1) The NO mass is valid based on the dictates of reason—its adoption was inherently reasonable. But given all the aforementioned changes—more and faster change that has ever been seen in 2000 years of Catholic history, making this situation unique--reason by no means dictates this conclusion. Reason becomes even shakier when the parallels between the NO and Protestant liturgies are so obvious. Catholic history is full of examples of heretical ideas infecting the Church and even being accepted by large numbers of bishops before being stamped out. Is there a truly ironclad, unassailable reason why this _cannot_ be the case today? Especially since the Church has just issued corrections to the English NO? Anyone who says that there is such a reason, I submit, is guilty of hubris, of a sort of snobbish temporal provincialism that says “Our generation is smarter and knows better than any other generation that has ever lived.”
2) The NO Mass is valid because of its continuity with earlier forms of the Mass that were/are valid. Again, given all the aforementioned differences, very little continuity is apparent. The claim that the essentials were retained, to my ear, sounds disturbingly like the usual Protestant/Modernist least common denominator argument: “You may be Catholic and I may be Protestant, but at least we agree on the fundamentals.” No, Mr. Protestant, we don’t. You threw out fundamentals, and claimed what you threw out weren’t fundamentals. I repeat: In the NO even the words of consecration were changed. That’s pretty gosh-darned fundamental.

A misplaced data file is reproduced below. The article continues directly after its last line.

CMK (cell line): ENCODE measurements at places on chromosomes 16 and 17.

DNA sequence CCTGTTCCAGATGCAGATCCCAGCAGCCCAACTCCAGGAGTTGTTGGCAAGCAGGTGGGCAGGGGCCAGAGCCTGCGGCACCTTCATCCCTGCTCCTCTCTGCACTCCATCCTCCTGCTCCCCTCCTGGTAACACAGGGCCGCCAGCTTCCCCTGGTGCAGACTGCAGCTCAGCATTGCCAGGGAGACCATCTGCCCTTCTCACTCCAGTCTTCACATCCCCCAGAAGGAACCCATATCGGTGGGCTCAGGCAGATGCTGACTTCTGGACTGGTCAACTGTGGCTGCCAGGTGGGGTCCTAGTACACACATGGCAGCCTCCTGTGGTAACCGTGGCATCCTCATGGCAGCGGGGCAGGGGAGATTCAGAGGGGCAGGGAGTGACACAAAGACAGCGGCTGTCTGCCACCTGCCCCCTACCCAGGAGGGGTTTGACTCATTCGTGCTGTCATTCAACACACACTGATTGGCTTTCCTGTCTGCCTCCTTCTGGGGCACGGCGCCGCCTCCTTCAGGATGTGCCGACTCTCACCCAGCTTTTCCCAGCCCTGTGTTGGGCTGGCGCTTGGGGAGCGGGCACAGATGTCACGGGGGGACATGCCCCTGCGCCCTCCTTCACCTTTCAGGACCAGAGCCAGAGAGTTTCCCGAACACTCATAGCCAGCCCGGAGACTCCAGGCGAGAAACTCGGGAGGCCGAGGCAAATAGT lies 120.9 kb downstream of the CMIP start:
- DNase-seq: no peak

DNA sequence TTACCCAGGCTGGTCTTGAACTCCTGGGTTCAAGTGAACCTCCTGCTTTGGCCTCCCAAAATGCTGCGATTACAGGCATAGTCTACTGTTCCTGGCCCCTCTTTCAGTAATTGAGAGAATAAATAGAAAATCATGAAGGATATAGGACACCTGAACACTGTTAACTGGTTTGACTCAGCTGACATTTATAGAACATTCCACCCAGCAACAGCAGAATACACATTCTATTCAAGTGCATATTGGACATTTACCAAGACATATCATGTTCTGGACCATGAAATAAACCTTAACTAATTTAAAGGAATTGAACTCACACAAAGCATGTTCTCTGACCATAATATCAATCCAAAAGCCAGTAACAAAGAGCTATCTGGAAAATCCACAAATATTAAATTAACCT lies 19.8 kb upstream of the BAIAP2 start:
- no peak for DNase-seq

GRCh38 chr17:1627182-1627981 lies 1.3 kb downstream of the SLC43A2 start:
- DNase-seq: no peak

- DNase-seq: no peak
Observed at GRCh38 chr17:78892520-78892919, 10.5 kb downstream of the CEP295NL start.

3) The NO Mass is valid because the Church says it is. But why does the Church say it is? Could the Church go still further and have a deacon(ess) celebrate Mass and still declare it to be valid? Could it change the elements to coke and potato chips and change (even more than it already did) the words of consecration—e.g., “This is my Frisbee that shall be thrown for you”--and still declare the Mass to be valid? Perhaps so. But in that case it would be a matter of naked authority—potestas, not auctoritas--unsupported by reason or history. _This_ is the reasoned fear of many pro-EF people today: that the adoption of the NO Mass, and the changes within it, were unprincipled, supported by neither reason or history but only by potestas. AKA, the Emperor’s clothes.